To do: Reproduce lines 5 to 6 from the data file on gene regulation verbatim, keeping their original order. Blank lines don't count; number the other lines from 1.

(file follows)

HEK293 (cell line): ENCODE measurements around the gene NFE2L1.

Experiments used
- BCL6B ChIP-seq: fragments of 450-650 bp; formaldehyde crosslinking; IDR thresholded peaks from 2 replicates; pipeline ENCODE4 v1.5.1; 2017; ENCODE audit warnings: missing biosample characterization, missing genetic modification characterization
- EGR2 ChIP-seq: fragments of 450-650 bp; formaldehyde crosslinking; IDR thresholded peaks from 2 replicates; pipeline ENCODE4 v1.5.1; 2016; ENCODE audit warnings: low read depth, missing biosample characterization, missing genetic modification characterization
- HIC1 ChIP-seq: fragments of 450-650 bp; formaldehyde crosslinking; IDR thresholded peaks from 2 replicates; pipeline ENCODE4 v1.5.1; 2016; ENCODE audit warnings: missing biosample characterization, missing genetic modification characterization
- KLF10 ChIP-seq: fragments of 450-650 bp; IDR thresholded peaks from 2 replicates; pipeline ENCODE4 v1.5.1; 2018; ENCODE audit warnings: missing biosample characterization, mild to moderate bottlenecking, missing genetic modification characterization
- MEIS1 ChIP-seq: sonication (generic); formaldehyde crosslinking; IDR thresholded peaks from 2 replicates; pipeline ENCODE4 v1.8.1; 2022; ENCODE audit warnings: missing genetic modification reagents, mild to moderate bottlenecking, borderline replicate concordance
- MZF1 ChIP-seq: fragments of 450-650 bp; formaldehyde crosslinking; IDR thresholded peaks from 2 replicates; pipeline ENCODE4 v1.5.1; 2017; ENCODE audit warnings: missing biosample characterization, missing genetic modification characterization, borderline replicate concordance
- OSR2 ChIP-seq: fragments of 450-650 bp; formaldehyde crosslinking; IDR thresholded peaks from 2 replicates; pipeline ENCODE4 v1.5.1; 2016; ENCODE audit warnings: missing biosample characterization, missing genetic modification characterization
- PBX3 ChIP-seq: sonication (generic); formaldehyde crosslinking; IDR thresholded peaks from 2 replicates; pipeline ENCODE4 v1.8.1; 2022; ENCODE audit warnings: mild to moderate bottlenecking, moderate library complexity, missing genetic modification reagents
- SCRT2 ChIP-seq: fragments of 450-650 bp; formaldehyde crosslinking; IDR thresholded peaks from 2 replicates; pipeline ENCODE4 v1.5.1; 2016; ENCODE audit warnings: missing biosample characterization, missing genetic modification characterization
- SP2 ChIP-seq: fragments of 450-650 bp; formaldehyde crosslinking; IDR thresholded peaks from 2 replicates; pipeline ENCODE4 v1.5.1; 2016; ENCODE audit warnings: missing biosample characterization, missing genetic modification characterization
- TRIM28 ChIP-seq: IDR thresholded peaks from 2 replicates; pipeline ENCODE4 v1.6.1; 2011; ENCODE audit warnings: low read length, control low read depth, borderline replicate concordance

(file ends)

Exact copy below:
- HIC1 ChIP-seq: fragments of 450-650 bp; formaldehyde crosslinking; IDR thresholded peaks from 2 replicates; pipeline ENCODE4 v1.5.1; 2016; ENCODE audit warnings: missing biosample characterization, missing genetic modification characterization
- KLF10 ChIP-seq: fragments of 450-650 bp; IDR thresholded peaks from 2 replicates; pipeline ENCODE4 v1.5.1; 2018; ENCODE audit warnings: missing biosample characterization, mild to moderate bottlenecking, missing genetic modification characterization